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MANAGING KNEE PAIN


Knee pain is common for all ages and all activity levels.


No matter what the cause of your knee pain, improving strength of the muscles that affect loading on the knee is the gold standard of many rehabilitation programs for knee pain. Lets talk about some of the more common types.


Patellofemoral (kneecap) related pain is often experienced at the front, side or middle of the knee area. This can build up gradually. Pain can be worse walking downhill, up or down stairs, sitting for long periods, upon standing or higher level activity like running. Like many overload injuries, contributing factors can be bubbling away over time even before symptoms come on. Similarly, knee joint related injury such as meniscus and osteoarthritis can build up over time or be "degenerative" in nature. Injuries to the meniscus can also occur from trauma to the knee joint. Pain can also be referred to the knee from the hip of lumbar spine and is more common than probably realised.

Pain can be attributed to many causes and everyone is unique in what factors may lead to pain. This is why getting a comprehensive assessment by a physiotherapist is key to identify and act on the most important risk factors.


MANAGING PAIN

There is however a common deficit - reduced strength of the leg muscles especially at the thigh and hip.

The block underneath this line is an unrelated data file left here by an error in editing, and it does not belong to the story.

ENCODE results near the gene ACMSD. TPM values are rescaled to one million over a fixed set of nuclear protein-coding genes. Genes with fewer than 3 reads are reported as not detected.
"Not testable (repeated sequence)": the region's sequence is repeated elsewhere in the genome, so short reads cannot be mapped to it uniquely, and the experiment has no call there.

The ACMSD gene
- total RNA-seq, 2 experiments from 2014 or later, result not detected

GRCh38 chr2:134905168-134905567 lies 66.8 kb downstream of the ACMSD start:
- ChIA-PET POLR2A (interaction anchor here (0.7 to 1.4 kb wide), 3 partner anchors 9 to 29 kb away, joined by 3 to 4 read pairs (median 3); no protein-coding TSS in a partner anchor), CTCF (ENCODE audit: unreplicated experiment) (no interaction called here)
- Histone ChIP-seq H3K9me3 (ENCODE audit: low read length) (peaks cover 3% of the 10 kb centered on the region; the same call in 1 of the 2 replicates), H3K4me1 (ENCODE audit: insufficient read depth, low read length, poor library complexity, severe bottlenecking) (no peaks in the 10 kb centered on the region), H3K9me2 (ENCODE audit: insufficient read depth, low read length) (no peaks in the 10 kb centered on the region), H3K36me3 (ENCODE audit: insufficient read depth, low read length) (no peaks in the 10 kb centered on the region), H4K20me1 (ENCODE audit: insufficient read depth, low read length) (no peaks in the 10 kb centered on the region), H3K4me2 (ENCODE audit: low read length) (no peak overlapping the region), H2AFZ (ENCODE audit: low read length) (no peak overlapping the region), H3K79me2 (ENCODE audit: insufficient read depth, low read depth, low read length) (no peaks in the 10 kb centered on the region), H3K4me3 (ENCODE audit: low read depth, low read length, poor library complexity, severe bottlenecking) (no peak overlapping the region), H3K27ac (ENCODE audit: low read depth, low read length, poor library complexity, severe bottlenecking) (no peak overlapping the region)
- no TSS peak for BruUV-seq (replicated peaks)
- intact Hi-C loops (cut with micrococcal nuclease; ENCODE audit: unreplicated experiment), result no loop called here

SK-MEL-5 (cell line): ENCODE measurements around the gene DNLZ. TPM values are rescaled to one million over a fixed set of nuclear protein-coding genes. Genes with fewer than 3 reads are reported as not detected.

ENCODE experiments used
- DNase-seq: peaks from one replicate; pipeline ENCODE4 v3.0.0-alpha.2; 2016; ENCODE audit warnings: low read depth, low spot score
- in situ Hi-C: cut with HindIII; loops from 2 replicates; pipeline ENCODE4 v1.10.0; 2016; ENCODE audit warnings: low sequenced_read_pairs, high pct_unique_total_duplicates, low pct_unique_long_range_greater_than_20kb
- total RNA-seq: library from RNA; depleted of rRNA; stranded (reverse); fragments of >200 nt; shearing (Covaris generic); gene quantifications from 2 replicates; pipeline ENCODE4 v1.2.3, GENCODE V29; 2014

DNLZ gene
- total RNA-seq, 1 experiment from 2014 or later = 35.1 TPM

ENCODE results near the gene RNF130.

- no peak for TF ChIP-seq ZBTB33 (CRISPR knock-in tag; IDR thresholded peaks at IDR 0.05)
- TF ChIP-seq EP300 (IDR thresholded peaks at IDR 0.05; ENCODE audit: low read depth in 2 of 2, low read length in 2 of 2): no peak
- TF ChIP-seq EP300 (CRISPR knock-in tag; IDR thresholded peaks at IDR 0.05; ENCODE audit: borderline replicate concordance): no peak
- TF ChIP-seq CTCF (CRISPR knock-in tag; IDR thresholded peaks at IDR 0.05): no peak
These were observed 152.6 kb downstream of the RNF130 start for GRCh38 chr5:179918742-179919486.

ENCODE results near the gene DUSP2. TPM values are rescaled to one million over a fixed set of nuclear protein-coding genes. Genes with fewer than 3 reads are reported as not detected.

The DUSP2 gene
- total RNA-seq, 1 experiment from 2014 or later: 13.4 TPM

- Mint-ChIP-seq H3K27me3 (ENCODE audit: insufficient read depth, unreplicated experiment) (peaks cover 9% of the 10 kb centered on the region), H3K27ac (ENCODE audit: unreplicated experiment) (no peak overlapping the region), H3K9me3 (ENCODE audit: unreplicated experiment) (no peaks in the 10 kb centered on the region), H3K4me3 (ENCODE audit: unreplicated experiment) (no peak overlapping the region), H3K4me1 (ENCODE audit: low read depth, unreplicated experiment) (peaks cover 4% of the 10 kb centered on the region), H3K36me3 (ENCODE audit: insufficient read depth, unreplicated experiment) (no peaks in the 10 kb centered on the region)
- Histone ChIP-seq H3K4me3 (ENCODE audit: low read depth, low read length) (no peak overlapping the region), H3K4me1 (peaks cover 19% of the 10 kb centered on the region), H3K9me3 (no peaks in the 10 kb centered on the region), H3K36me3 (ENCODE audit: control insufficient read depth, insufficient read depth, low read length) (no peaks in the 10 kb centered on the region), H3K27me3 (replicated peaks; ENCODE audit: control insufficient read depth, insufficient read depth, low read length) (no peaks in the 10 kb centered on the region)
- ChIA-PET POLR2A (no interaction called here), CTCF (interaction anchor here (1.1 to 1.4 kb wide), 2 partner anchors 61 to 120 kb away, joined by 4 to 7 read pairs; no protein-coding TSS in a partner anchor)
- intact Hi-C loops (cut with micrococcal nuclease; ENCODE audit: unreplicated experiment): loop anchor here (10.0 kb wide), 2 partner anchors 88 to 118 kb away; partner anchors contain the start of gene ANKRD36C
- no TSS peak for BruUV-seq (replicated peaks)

Best evidence suggests strengthening these muscles to reduce the abnormal load on the knee cap and the knee joint. This can be challenging to achieve when you are in pain, so it is important to reduce (but not necessarily eliminate completely) symptoms first.


"PUSHING INTO PAIN?"

As a general rule that I used for my knee pain, not allowing pain to rise more than 2 or 3 out of 10 during activity or rehab was more than appropriate, as is allowed me to challenge the muscles sufficiently to get a change in strength over time without aggravating symptoms too much. Often we shy away from moving into discomfort even when performing good quality exercise but meaningful changed over time will be slow, and may not occur at all.


My suggestion on what boundary to push when it comes to strengthening is to keep either a mental note - or better still a written note - on how your body responds to exercise or activity 2 and 6 hours later, and the next morning. If symptoms do not worsen compared to the previous morning - load is adequate and it is ok to continue to work into mild discomfort when performing targeted strengthening.


WHAT EXERCISES ARE BEST

Any exercise that is completed is the best.

The exercises you enjoy and feel right should be explored and progressed. I have a favourite few that I keep coming back to and have worked well in terms of strengthening and being consistent with. Doing a few sets, over a couple of workouts over the course of a fortnight will not make meaningful change in strength. You need to load the muscle sufficiently - performing 2-4 sets at least with anywhere from 6-15 repetitions is a pretty common prescription for strengthening. This needs to be done 2-4 times a week over a period of 6-12 weeks for a really great change in strength. Thats a decent amount of exercise, and a commitment. So if you do not enjoy your exercises, it might pay to find new ones.


If you have new or recent knee pain, book in to Monty Physio to get a full assessment by the physiotherapist as pain can occur due to many contributing factors, and everyone has a unique presentation.




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